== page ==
Contemporary research tells us that students of all ages, including those in Year 11 and Year 12, do better when their parents engage in their learning in positive ways.
Other than being reliable cooks and uncomplaining taxi drivers, engagment is more likely to be effective in the senior secondary years when parents and carers take on the twin roles of encourager and collaborator.
In the encourager role, your job is to believe - and to communicate that you believe - they will be successful in their learning, and encourage them to stick at it and do their best. Nurturing their hopes and dreams, and talking about their plans for their future, are also part of the encourager role.
A Year 12 student will generally value parent support if it is encouraging, calm and respectful of them as independent thinkers and learners.
Children of all ages, but especially teenagers, benefit from being encouraged to set their own goals, problem-solve for themselves, assess the consequences of their decisions and actions, and learn from their successes and failures.
But they are best able to do these things when they have positive guidance and support from their parents. This is where the collaborator role comes in.
When parents use a ‘supportive parenting style’, they collaborate (work together) with their children to help them become independent and responsible.
Parents who use this style:
- Have high expectations for their children, meaning they strongly believe there children have potential and will achieve their potential.
- Give their children space to express their feelings and give them lots of emotional support.
- Encourage their children to be responsible and to think for themselves.
- Encourage adult/child conversation and collaboration.
- Outline boundaries and set rules but discuss and negotiate these first to help children become independent and accept responsibility for their choices and actions.
Some Collaborative Engagement Tips for Year 12 Parents
- Familiarise yourself with subject expectations, including recommended homework schedules and dates for major assignments and exams.
- Regularly ask what your teen is learning, what they are enjoying the most and what they are finding difficult.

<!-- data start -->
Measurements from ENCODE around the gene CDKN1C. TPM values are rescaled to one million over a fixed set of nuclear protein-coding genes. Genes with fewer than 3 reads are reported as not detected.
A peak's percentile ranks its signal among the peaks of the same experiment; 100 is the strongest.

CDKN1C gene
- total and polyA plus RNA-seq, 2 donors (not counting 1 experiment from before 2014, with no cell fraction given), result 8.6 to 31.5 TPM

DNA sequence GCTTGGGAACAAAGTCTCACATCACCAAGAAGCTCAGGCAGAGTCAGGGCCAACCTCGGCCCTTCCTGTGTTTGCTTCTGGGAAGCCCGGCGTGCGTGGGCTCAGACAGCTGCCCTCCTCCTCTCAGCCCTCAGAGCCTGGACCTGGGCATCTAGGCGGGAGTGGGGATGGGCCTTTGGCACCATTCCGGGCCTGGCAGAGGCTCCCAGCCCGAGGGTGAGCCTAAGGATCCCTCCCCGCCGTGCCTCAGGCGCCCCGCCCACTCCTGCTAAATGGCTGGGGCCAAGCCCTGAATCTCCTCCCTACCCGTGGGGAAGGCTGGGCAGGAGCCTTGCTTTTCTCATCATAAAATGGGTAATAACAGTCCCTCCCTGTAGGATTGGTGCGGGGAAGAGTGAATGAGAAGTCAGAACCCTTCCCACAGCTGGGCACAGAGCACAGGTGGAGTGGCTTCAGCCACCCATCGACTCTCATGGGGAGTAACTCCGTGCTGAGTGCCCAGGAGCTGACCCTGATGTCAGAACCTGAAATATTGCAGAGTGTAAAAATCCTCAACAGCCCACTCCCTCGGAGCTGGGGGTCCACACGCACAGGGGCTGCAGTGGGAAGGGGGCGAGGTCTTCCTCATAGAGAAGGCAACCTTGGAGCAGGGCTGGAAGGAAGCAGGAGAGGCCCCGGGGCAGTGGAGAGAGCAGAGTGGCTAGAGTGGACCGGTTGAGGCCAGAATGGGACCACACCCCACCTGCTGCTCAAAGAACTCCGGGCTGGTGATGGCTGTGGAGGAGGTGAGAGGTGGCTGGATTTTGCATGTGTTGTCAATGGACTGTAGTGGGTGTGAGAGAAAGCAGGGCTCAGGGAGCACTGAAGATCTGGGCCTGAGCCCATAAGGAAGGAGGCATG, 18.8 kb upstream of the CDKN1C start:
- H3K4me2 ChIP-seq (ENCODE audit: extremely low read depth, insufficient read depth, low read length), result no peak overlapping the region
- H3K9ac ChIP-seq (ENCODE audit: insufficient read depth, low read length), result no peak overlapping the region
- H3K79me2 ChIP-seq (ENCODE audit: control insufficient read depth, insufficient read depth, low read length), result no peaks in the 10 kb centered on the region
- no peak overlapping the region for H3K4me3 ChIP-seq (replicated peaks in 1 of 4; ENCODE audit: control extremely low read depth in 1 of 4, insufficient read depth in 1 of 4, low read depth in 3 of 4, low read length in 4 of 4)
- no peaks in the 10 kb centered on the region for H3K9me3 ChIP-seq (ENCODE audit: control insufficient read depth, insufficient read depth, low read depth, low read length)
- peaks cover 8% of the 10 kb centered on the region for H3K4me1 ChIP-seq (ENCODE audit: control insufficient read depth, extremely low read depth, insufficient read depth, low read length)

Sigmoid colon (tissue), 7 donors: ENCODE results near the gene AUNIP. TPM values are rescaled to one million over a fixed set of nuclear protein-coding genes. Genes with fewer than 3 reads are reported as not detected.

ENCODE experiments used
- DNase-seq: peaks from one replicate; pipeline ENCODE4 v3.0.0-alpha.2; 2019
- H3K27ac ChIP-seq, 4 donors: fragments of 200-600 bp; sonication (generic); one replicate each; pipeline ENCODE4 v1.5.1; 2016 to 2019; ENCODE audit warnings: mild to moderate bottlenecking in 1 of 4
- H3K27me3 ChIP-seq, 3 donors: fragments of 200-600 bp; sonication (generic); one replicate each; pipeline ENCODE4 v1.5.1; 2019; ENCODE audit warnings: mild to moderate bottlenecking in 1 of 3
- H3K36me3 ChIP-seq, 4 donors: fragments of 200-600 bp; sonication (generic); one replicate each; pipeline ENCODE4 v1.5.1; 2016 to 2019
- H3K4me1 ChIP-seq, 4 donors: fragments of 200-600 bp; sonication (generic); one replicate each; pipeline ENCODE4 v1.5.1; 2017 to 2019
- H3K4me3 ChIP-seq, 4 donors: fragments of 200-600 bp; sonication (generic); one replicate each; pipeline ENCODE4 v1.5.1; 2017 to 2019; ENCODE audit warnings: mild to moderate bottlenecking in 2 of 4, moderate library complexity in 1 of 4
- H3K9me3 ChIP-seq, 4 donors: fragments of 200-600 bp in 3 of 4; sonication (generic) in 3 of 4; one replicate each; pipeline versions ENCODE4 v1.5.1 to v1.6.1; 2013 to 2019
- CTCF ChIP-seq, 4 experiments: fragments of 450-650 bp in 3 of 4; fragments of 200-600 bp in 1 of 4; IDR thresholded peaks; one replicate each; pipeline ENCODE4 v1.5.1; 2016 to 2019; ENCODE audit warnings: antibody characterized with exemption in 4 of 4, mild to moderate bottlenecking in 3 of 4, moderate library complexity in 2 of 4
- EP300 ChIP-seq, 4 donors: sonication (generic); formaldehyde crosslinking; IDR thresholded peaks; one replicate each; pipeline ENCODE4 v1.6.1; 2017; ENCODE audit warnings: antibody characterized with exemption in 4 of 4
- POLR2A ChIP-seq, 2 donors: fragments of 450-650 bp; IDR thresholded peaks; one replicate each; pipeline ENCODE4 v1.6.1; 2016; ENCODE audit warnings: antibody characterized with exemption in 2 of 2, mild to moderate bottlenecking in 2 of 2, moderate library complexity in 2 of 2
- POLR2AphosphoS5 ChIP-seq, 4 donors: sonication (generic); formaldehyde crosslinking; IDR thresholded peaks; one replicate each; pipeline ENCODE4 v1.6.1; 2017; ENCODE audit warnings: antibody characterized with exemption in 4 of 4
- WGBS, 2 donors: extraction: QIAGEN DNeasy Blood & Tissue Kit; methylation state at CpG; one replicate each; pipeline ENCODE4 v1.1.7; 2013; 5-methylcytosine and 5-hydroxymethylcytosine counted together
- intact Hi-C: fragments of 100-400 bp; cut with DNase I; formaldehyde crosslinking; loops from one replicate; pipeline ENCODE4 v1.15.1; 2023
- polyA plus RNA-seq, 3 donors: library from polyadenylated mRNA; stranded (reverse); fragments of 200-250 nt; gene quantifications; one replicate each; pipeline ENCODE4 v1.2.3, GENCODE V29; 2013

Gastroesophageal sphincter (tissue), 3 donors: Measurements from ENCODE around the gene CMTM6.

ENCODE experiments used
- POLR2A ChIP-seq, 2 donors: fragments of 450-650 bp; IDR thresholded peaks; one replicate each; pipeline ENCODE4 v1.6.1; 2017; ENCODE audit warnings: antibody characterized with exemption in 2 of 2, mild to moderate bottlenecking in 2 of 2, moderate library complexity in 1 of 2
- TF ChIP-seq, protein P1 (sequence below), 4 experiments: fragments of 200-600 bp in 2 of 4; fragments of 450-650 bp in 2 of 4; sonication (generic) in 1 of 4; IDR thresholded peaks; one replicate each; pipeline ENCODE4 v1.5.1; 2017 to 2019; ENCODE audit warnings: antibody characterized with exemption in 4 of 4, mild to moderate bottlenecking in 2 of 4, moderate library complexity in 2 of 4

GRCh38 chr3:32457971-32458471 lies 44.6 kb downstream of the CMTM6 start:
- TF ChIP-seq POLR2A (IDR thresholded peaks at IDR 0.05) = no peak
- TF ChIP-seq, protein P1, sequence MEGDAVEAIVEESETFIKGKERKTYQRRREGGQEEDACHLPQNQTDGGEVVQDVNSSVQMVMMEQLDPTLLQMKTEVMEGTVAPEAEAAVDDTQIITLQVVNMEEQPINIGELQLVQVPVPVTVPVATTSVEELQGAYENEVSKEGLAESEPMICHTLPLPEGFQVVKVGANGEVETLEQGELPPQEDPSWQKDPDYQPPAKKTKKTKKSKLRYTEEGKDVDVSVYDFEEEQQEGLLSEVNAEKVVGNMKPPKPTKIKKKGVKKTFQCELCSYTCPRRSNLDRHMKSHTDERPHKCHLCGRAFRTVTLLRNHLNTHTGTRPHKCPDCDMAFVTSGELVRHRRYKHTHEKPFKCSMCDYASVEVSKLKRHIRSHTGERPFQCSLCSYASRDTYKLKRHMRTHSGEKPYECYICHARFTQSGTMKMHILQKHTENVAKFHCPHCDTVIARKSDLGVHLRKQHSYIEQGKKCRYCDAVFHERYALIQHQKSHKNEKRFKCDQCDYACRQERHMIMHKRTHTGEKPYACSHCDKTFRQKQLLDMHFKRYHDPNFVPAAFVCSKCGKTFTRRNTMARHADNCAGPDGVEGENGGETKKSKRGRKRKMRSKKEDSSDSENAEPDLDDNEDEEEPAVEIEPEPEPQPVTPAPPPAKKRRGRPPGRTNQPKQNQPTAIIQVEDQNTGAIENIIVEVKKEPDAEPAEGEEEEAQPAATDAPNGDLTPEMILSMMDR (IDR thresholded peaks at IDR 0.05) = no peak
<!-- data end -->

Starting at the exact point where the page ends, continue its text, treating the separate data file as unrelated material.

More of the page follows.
- Talk about what learning strategies seem to be working best for each subject.
- Make connections between what your teen is learning at school and what's happening in the wider world.
- Give flexibility around family routines and household chores.
- Take up opportunities to meet with teachers, the SACE coordinator and/or career counsellor to discuss learning goals and progress.
- Discuss strategies with your teen for balancing study, work, social activities and physical exercise. Acknoweldge and support their need for 'downtime'.
- Look out for signs your teen may not be coping and suggest accessing school-based or other support services.
- Remind your teen you believe in them and their potential, and give positive feedback on their progress and results.
- Understand that unrealistic expectations and excessive pressure from parents don't help at all and may harm.
Perspectives of young people on parent engagement and doing well at school
While much research in this area has focussed on parent engagement in the primary school years, this project explored the views of secondary students about their parents’ engagement with their education and learning. The discussions highlight the particular issues faced by high school students who are maturing as autonomous individuals and taking on more responsibility for their own decisions and performance at school. The comments of students indicate the tensions between asserting their independence while still deeply wanting and needing the support and guidance of their parents in their education and decisions about the future.
The consultation confirmed that, for most students, support from their parents and families is a key factor in them doing well at school and an important foundation for their future. Students recognised the vital role that their parents and families play in their lives, and acknowledged that are invested in their success at school in a way that is different to their teachers and friends.
The Federation of Catholic School Parent Communities conducted a short survey a few years ago inviting Year 12 students in all school sectors to tell us what their family did or said that offered the best support for them in their final year. Their responses were consistent and frank and many points line up with what the research tells us too.
They wanted 'more space' from parent nagging, pestering, hassling and pressure, and not to be asked 'a million and one questions' about their grades or if they should be doing homework.
They said the most helpful things family members could do were to support them through words of encouragement, listening and practical help, especially with revision and proof reading. Having study food and tea and coffee delivered to their room rated highly too!